On that note of independence, I cringed at the idea of partnering with assisted living facilities. I agree that they have money and it benefits all parties. Certainly take my advice with a grain of salt, I’m only one voice. My hesitation is that typically adults with progressive neurological conditions work very hard to maintain their independence and take pride in it. My fear is that hosting the course at an assisted living facility would take a class that is otherwise normalizing for them and would wrap it in a blanket of fear that they don’t want to face, which is the thought of losing their independence as Parkinon’s progresses. Instead, I wonder if you could partner with the YMCA or other local gyms. Taking a class at the gym feels more empowering. Or maybe you could host the class at a gym, paid for by the assisted living facility, where their clients come join but in a way that the partnership is more subtle?

    I love what you said about how dancing changes the social/emotional dynamics from caregiver and care receiver to partners who struggle equally to keep the beat without stepping on each other’s toes. This is HUGE, and it is just as important to the spouse as it is to the person living with a chronic disability. You’ll definitely want to highlight this in your advertising. As another referral source, you may see if there is a counselor in your area who specializes in helping couples navigate the shift in roles when one spouse has a newly acquired or progressive chronic disability and the other assumes the new role of a caregiver. They would probably love to know about your program!

    With regards to proving the effectiveness of your program. Alan wasn’t too far off with the stand on one foot test. I wonder if you could partner with a physical therapy clinic or department in a local hospital that specializes in treating individuals with Parkinson’s disease? A physical therapist could do some specific balance testing (like the Berg Balance Test) before and after the series of classes to see if the dancing class improves their balance enough to reduce their risk of falling. They could also help you find some appropriate quality of life questionnaires that have research to back them up. AND, if you’re offering a service that is beneficial for their patients, you also just earned yourself a referral source. Physical therapists are always trying to get their their patients involved in community activities and exercise programs! We love to know about them. 🙂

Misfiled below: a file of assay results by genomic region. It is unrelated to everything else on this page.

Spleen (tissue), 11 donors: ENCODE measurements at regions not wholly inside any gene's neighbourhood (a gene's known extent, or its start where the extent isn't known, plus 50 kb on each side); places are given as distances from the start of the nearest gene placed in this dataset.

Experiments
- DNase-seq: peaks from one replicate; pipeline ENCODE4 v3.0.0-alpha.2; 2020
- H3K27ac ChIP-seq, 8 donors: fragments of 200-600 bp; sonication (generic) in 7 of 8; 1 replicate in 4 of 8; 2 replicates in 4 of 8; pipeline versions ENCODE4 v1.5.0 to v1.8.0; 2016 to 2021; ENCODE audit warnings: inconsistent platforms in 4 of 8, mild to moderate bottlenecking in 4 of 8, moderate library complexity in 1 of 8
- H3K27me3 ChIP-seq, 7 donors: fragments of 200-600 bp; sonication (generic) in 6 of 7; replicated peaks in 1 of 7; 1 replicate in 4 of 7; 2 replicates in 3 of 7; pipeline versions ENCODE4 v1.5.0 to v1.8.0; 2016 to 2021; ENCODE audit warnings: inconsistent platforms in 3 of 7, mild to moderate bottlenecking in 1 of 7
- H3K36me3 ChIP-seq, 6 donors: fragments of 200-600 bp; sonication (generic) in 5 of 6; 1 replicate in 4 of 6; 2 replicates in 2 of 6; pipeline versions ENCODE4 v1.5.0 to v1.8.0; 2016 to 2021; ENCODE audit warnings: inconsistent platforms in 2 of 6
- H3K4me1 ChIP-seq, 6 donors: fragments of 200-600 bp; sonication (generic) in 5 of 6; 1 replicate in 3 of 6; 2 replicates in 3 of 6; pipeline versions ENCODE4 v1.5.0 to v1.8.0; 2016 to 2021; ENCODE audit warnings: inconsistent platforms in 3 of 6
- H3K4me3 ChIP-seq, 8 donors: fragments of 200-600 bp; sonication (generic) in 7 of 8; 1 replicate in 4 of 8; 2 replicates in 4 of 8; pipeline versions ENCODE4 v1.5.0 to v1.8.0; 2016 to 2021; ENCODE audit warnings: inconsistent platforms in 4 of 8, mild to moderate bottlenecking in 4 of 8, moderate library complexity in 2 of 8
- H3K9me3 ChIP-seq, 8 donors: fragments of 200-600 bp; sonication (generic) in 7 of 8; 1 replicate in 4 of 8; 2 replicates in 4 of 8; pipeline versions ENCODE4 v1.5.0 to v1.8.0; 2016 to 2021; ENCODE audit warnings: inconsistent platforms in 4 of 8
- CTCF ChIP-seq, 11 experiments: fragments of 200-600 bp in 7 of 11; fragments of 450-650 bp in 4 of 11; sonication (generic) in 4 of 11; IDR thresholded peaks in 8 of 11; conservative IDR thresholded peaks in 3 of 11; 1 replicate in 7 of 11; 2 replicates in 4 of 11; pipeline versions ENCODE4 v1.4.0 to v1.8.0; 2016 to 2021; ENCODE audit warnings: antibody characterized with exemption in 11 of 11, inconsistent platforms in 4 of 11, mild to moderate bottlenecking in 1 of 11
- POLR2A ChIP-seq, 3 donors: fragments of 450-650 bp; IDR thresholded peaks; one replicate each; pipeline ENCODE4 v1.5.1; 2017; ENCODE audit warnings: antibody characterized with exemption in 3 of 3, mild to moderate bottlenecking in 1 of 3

My last thought, is if there is a local university with a doctorate of physical therapy program, the students may need to do a research study in order to graduate. If you partnered with them, you’d (1) get your name out there for referrals, and (2) have research done for free that will either verify the success of your program or show you how to be most effective.

    Thanks for letting us all learn as you start up your business. More importantly, thank you for caring about these individuals and actively improving their lives. Best of luck to you.

  6. I just got done listening to Monday’s podcast, and although I don’t have a business to start up (or even an idea…) I found it very informational and entertaining. They came up with some awesome ideas to get Tallis’ idea up and running. I happen to be in Iowa too. I have no knowledge of Parkinson’s disease or who it effects. But during the podcast I kept thinking that she could market herself with the Life Care Communities. Life Care Services (www.lcsnet.com) is a company based out of Des Moines that manages retirement communities in Iowa and all across the US. They manage Cottage Grove Place in Cedar Rapids where Tallis is located. They should have an activities director that could talk to her. Not sure if this is helpful for Tallis or not, but I wanted to share and wish her the best of luck!

  7. Yes I work in physical rehab and a berg balance test would be excellent to gadge patients recoveries. These are done often in rehab to figure out how safe patients would be with transfers and walking. You would probably have to modify some of these test but something resembling a berg would work.

    https://www.physio-pedia.com/Berg_Balance_Scale

    For more info on the test.

    • I also chatted with a few physiotherapist about this and they mentioned timed up and go would be a good measure. It also is a recomended measure for tracking parkinsons.